Date of Award
Doctor of Philosophy in Information Systems - (Ph.D.)
Fadi P. Deek
James A. McHugh
Julian M. Scher
Vassilka D. Kirova
Group decision making is essential in organizations. Group Support Systems (GSS) can aide groups in making decisions by providing tools and process support. GSS is especially useful for geographically or temporally distributed groups. Researchers of GSS have pointed out that convergence processes are hard to accomplish in GSS. Voting tools in GSS can be a valuable asset in alleviating the difficulty of convergence processes because voting is a concise communication of individual preferences with a well defined procedure that is accepted by group members. In addition, voting results can serve as a group memory of the convergence processes. Field observations by researchers have shown that using voting in GSS can lead to many positive outcomes. Researchers also suggest that rather than using voting blindly, voting should be used properly in GSS to achieve desired results. However, there is an insufficiency of theory and experiments in research of voting in GSS. Voting with the computation power and communication capability in GSS can have a pronounced effect on decision processes and outcomes. In order to gain better understanding of voting in GSS, a framework was developed by expanding existing frameworks of GSS with factors related to voting. These factors were scrutinized for their potential effects on processes and outcomes. Several ways of classifying voting methods were also discussed. The framework can be used as a guiding basis for future research and usage of voting in GSS.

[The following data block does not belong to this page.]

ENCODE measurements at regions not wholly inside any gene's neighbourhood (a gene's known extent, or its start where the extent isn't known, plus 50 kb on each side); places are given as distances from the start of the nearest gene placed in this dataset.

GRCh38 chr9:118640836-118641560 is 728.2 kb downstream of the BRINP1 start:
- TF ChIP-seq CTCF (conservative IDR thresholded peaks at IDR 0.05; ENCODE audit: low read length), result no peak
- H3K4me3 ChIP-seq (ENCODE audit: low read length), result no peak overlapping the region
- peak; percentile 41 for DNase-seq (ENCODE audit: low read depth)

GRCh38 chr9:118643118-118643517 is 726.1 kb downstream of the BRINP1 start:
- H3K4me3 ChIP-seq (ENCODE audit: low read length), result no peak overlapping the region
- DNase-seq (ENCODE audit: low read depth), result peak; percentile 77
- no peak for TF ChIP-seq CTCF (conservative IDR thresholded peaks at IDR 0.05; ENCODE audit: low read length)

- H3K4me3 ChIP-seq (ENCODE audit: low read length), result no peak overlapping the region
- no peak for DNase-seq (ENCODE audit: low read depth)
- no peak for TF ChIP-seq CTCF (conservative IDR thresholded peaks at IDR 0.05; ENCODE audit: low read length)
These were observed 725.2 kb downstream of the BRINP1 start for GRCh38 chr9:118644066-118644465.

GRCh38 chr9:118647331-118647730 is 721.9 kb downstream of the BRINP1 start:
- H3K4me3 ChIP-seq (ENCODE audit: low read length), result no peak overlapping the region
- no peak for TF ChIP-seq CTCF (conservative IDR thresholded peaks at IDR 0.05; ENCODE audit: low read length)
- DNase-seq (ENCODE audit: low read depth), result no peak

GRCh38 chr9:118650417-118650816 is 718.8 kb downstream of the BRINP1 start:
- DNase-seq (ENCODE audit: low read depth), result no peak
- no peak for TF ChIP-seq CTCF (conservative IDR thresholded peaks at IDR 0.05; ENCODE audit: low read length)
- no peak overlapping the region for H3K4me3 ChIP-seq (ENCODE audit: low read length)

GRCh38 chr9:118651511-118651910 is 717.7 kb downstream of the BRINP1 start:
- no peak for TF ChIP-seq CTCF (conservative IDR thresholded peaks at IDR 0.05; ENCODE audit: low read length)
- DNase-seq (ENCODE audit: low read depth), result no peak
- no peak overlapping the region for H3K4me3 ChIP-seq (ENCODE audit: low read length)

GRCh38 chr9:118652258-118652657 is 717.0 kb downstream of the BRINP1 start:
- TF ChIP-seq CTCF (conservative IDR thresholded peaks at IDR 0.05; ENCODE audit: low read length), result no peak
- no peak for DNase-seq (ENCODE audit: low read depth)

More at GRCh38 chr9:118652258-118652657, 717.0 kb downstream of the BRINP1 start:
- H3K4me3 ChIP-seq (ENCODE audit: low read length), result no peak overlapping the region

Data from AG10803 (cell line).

Functionalities of sophisticated voting tools to support group decision making were explored based on the proposed GSS voting framework, related theories and studies, and review of existing GSS voting tools and practices. Approaches for integration of sophisticated voting tools with existing GSS were also discussed.
Data were collected from an exploratory experiment to examine the effects of bandwidth of voting methods. While there is no significant difference in levels of consensus between the two voting method bandwidth conditions, groups with a high bandwidth voting method use less rounds of voting and posted fewer messages during discussion than groups with low voting bandwidth methods do. Subjective measures such as information use, group cohesiveness, decision confidence, and satisfaction although not significant in statistical tests, did show a trend in the direction as the framework predicted. Factors for effectively utilizing voting tools in group decision processes were also discussed by comparing the interactions of groups reaching a high level or low level of consensus.
Using voting for group decisions is a complex issue. Organizations and groups can benefit by using voting for reaching decisions more effectively and efficiently with better understanding of voting in group decision making. Several lines of future researches on voting and GSS were proposed. Possible topics include theory building/validation, tools implementation/application, and organizational impact. The framework presented in this research is only the beginning for better understanding of voting and group decision making.
Cheng, Kung-E, "Voting in group support systems : theory, implementation, and results from an exploratory study" (2009). Dissertations. 887.